Task vs. Fight Focused

How many times have you found yourself shooting a course of fire and suddenly in the middle of a timed event, realize you have a slide locked to the rear and only a second or two left to get the remaining couple of rounds off? Or how about working on handcuffing drills with your partner and you find yourself wrestling with the handcuffs and trying to properly place them on when they aren’t cooperating? Or working with anything so intently you suddenly realize your weapon is exposed to someone whom could have easily grabbed it if they were a bad guy intent on doing you harm?

We have all made tactical mistakes that could have cost us dearly. Mechanical issues can cause us to focus on the wrong thing at the wrong time, and if the situation is simple or low risk, it might not be a big deal. If the situation is high risk, it could be extremely costly on our part. Making these tactical errors when we are not in a bad situation can often teach our subconscious to make those same errors when we cannot afford to.
Current firearms training will always incorporate malfunction clearance drills, (train somewhere else if it doesn’t). These drills train us to reload our weapons at appropriate times to help prepare us to be effective in the gunfight. Tactical reloads are often scheduled during the course of fire to remind us to think about re-loading when there is an opportunity during the situation.

Combat or emergency re-loads drills are designed to teach us the critical task of re-loading our weapon under stress so we have that skill when we are faced with a real life shooting situation when our fine motor skills are greatly diminished. These dri
lls are consistent with our loading protocol when we are training, competing, or simply preparing our weapon to go to work. By performing re-load drills, we are preparing ourselves to stay fight- focused instead of task-focused.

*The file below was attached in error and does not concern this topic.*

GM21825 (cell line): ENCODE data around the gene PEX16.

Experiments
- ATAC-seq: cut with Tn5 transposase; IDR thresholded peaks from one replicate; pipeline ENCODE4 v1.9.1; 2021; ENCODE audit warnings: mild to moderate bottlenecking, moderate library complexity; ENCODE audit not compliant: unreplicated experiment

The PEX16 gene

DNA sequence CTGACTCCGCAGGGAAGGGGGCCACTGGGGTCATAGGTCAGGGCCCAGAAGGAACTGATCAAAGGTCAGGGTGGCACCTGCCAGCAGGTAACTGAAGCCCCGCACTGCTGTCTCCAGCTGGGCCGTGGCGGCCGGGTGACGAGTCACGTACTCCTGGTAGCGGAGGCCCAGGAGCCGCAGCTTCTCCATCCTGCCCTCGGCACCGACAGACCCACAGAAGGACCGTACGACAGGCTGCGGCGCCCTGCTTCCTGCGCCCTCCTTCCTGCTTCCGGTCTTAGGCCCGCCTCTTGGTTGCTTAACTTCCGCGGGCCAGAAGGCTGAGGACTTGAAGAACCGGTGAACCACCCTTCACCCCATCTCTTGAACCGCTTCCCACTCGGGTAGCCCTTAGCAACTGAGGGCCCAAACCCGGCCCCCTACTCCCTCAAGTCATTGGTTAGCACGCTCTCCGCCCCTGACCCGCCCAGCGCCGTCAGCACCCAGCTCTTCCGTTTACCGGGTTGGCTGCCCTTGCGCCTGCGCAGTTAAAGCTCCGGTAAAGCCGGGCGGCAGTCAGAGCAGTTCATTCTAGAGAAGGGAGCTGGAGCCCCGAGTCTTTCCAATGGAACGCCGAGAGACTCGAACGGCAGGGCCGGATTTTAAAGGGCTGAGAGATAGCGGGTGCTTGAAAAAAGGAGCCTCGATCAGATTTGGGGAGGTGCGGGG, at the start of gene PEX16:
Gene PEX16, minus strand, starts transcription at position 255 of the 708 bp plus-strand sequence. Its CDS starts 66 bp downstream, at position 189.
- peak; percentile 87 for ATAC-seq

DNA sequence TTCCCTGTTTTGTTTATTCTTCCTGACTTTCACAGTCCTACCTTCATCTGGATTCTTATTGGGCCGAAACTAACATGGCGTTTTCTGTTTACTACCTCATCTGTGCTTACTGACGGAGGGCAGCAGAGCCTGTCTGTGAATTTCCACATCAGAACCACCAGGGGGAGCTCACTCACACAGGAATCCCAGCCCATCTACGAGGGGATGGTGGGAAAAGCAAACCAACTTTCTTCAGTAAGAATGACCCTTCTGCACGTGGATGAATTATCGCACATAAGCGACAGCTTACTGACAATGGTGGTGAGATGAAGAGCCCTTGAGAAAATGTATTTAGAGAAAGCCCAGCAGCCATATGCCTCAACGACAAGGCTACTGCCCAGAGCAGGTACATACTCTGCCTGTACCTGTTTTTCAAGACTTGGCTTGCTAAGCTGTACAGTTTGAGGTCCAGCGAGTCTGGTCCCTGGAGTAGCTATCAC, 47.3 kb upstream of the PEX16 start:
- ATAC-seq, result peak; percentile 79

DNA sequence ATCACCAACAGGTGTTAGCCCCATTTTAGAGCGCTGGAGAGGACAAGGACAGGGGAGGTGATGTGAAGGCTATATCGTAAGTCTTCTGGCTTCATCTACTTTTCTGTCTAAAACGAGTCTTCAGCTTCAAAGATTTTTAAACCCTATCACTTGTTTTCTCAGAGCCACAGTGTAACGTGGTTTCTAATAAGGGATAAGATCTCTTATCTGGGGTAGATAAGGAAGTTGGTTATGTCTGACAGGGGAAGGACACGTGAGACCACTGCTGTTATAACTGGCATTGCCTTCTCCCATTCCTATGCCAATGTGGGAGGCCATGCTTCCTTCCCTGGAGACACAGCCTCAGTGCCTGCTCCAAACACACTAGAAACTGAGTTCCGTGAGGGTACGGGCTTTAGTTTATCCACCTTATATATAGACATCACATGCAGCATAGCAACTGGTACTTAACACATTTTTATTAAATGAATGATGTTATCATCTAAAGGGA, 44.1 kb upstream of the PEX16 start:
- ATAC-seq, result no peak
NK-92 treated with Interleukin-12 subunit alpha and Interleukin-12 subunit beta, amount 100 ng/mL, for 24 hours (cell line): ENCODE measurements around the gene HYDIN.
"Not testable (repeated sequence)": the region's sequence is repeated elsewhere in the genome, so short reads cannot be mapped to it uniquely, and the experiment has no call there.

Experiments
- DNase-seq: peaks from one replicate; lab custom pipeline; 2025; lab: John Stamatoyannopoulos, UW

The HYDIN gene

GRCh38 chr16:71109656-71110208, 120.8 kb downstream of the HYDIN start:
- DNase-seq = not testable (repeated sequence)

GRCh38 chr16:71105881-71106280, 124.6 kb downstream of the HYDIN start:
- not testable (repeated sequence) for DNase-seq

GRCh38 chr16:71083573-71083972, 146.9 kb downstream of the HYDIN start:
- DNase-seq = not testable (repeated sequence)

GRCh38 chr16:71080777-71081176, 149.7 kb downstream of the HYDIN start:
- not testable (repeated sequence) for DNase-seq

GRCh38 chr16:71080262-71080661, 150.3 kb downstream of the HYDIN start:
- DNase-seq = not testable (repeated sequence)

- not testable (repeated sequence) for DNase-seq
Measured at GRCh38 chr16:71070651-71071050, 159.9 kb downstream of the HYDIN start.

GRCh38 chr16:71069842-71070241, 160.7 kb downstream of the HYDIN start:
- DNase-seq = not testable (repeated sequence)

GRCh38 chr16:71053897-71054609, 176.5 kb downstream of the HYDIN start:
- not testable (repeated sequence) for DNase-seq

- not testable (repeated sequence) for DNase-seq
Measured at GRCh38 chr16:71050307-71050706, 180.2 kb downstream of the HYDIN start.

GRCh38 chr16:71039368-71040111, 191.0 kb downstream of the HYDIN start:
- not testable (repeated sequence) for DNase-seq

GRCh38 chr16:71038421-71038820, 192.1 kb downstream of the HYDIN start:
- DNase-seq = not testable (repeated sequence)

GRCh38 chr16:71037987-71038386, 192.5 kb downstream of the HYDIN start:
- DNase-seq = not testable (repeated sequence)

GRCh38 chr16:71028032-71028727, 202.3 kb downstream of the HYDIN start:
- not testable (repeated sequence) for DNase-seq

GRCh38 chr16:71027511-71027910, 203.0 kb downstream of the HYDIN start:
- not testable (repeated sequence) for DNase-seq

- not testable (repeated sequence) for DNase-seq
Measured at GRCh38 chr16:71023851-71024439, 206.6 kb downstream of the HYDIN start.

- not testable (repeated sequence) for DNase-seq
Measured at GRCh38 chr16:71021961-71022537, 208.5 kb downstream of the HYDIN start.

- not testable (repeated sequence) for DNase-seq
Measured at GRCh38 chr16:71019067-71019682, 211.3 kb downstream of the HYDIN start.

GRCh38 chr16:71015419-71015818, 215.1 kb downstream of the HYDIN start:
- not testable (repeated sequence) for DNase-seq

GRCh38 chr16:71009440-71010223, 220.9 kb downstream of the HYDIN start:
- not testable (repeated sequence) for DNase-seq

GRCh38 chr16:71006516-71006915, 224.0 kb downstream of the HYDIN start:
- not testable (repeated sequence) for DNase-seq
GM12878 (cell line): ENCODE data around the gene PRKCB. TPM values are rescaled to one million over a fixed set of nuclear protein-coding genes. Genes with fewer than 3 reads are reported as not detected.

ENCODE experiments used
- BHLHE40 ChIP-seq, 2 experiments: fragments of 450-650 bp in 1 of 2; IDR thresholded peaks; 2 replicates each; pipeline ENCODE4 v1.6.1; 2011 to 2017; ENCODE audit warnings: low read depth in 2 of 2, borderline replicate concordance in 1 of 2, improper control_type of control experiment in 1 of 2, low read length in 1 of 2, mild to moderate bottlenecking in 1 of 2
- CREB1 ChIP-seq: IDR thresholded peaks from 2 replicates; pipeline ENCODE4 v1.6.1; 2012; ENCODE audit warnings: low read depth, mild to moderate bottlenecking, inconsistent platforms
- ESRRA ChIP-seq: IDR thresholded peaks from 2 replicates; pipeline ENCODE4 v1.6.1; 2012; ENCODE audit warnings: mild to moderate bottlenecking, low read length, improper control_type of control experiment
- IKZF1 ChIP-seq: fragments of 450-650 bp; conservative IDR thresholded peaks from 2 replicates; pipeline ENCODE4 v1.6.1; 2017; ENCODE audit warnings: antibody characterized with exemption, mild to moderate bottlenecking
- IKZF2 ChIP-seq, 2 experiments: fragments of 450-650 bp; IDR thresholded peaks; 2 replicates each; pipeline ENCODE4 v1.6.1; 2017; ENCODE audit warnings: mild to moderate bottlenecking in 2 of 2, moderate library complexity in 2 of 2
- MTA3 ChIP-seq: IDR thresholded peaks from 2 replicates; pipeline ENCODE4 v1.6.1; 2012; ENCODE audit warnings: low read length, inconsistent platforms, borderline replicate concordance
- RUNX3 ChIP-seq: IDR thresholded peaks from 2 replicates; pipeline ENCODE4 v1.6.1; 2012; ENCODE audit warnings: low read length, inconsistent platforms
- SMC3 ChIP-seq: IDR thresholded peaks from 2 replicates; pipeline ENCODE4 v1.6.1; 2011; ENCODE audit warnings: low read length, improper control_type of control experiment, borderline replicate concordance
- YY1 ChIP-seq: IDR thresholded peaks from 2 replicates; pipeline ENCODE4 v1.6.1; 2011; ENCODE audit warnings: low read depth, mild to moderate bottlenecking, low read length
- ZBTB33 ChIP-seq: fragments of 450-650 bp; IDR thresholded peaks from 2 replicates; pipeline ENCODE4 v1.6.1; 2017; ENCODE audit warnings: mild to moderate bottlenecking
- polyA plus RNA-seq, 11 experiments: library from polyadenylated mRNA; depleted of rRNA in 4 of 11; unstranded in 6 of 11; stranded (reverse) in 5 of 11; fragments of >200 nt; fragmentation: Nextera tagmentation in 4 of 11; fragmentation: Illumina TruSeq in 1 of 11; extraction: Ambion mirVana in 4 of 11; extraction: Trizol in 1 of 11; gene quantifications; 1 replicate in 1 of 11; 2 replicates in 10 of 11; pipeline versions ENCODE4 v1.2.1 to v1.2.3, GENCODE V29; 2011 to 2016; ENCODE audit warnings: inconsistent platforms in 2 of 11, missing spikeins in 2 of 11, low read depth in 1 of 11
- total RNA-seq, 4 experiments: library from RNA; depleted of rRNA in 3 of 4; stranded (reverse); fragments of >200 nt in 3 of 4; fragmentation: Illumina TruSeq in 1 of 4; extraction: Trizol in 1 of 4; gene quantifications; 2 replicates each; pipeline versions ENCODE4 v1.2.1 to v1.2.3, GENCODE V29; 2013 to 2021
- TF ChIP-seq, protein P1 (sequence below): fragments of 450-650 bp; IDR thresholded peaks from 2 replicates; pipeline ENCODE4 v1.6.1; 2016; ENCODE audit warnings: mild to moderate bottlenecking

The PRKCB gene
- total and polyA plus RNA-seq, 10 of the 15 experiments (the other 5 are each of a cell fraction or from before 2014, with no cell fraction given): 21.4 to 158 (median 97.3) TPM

We have all placed handcuffs on people. I understand that the principle of placing handcuffs on an arrested person is simply getting them into handcuffs. The techniques might not be so simple if we haven’t practiced it or if we haven’t learned it properly. When we arrest someone and go to place them in handcuffs, it becomes a dangerous and volatile time because we have to get close to the subject. If we haven’t practiced this seemingly easy task and suddenly the cuffs aren’t going on correctly, we can become task-focused instead of fight-focused when we are too close to a dangerous person in a bad situation. This can happen to us anytime we have an equipment malfunction of any kind during a high-stress event.
Training is the key to good tactics, and practice helps commit these tasks to our subconscious. When all of the physiological issues begin to happen to us under stress, we are better prepared to work through the process without having to focus on our equipment or try to figure out a malfunction on our weapon. Training can’t stop after we leave a structured 8-hour training session with multiple people and an instructor.

This is really when training should begin. Dry fire and home so we learn our trigger and sight system, work through malfunction drills with dummy rounds, practice presentation drills to become proficient at getting your weapon out of the holster, get on the mats with a partner and practice weapon retention and ground control, work on handcuffing each other and any tactical skill you can think of to make yourself safer doing our jobs.

Training any tactical skill properly makes us better and safer. We have a lot a stake when we get into a physical or dynamic and explosive situation. Training takes dedication and dedicated training gives us confidence in dangerous times when we need to be on our game. Be committed to training to a level that prepares us for “WHEN” the battle happens. Don’t plan to “Train Until You Get It Right!” Plan to “Train Until You Can’t Get it Wrong!”

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